Tag Archives: social media

Just. Sounds. Terrible.

White Trees, Series 1, No. 9.

I’ve been listening lately to the photography podcast “F-Stop Collaborate and Listen” by Matt Payne.  It’s a great podcast, I really recommend it if you are a landscape photographer.  Every week he interviews a different landscape photographer, often a full-time working professional, on a variety of topics in current landscape photography.  Being pretty much an outsider, I’ve learned a lot about how this field works and who some of the personalities within it are.

One topic that comes up over and over is social media.  If you want to be a professional landscape photographer starting out today, I gather that social media is critical to succeeding.  Myself, I have virtually no social media presence, so I can’t really speak from firsthand knowledge, but I have to say it just… sounds… terrible.

First, as near as I can tell, the consensus seems to be that social media for photography is basically a big, hothouse, echo chamber.  It appears to reward the posting of essentially the same kinds of images over and over (the same locations, from the same viewpoints, under the same kinds of lighting conditions, etc.), typically in the form of a grand landscape in bold colors.  Since I photograph in black and white, often in anonymous locations and with somewhat subdued subject matter, it seems to me my photography might not have a place in this kind of environment.

Second, I get the impression there’s a lot of hostility in social media.  Say the wrong thing online, even with good intentions or by virtue of simple mistake, and you run the risk of being slammed with a backlash of vitriol and negativity.  While I realize that I’m an outlier, I’ll confess that I find people unpredictable and volatile under the best of circumstances.  I certainly would not want to expose myself to the ire of thousands of strangers online.

So, I used to think of my lack of presence on social media as a bit of a personal failure.  And really, it probably is – if someone wanted to magically offer me 100,000 followers on Facebook, I’d have a hard time saying no.  But given what I’ve learned about how social media works from listening to interviews with the pros, I do feel less bad about not being engaged with it.

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Shameless Self Promotion

Juniper Tree in Devil's Garden.  Arches National Park, Utah, 2014.

Juniper Tree in Devil’s Garden.
Arches National Park, Utah, 2014.

I follow a fair number of photographers and other kinds of artists online, through things like Web pages, blogs, and social media.  I do so because I have a genuine interest in their work and I like to hear what they have to say about it.  This interest certainly includes finding out about their upcoming exhibitions – there’s no substitute for seeing work in person versus on a computer screen, and I take the opportunity to do so when I have the chance – and, to a lesser degree, hearing about their awards, accolades, etc.  I also recognize that most artists who maintain an online presence do so, at least in part, to promote their work, myself definitely included.  All of which is understandable, proper, and certainly fine with me.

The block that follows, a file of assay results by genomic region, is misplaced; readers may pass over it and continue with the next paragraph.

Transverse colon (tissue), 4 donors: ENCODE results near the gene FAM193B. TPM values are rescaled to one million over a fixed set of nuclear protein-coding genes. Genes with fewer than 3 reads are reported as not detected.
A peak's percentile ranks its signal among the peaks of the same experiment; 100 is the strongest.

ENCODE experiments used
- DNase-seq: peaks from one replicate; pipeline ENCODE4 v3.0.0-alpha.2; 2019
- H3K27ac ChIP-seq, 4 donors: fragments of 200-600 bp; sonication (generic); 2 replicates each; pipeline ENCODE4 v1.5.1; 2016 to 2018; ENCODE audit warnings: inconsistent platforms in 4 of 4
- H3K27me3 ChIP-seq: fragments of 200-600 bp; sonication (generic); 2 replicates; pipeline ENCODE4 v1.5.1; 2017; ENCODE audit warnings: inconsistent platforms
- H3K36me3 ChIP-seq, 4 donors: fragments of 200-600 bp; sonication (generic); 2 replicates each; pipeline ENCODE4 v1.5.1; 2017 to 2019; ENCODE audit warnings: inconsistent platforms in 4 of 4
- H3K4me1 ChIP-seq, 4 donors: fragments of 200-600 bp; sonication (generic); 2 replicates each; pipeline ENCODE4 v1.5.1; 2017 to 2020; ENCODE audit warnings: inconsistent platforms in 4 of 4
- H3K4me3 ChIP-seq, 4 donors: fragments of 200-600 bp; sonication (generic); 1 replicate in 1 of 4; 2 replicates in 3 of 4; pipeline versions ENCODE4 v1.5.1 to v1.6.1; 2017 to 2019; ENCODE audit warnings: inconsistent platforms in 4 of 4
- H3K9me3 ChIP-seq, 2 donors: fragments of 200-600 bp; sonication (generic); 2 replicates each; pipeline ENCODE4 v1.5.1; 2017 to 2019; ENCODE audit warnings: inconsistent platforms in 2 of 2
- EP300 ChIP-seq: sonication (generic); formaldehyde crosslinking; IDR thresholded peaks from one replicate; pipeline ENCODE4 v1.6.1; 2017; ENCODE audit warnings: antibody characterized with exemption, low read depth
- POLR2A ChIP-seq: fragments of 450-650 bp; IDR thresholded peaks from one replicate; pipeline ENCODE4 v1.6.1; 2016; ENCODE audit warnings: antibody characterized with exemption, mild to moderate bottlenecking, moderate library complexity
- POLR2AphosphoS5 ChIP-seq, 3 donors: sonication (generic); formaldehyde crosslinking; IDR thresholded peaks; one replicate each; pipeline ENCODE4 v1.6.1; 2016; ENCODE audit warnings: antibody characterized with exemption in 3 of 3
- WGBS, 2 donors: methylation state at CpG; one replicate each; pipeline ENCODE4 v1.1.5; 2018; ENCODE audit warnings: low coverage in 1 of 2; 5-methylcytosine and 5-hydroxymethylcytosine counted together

Still, I’ll confess to beginning to feel a bit of self-promotion fatigue.  I first noticed it when I began seeing artists post acceptance emails from awards they had won, exhibitions they had been accepted into, etc.  Not merely a post stating the fact of it, mind you, but actually copying the correspondence they had received for others to read.

I’ve also noticed what I think is an uptick in the cycle of posting about these kinds of things.  For example, it no longer seems enough just to share, maybe once or twice, that one’s work is being exhibited somewhere.  Instead, you get a post about receiving the acceptance letter, followed by one about finalizing the work, followed by one about dropping off the work at the exhibition site, followed by one about the exhibition opening in two weeks, then one week, then tomorrow, then another post about the artist’s reception, and then posts about the exhibition closing in two weeks, then one week, then tomorrow, etc.

Is it just me, or is it enough already?  I generally feel that if someone is interested in your work, they will choose to follow you out of interest in what you do.  Sharing your accomplishments certainly fills some of that interest to a point, but after a while it crosses a line and begins to feel like being shouted at with a megaphone.  I follow photographers and other artists primarily because their work resonates with me and I want to find out more about that, not to be a distribution point for items that fill up their CV.

I don’t mean to sound like I’m judging those who engage in this.  Really, I mean that.  It’s a tough world out there in which to be an artist, and I totally understand the need for artists to get the word out about their work.  I suppose I’m just expressing that, for one person, the balance seems sometimes to be getting a bit out of hand.

And of course, as with many things, I’m probably out of the mainstream on this.  I’ve been accused of under-marketing myself, and that may be true.  Early on, I made a decision that I would use my blog and other online presences to express my interest in photography and the arts, not to self-promote those few accomplishments that come my way.  As it is with those whose work I follow, I hope that those who follow me do so simply because they like my work.

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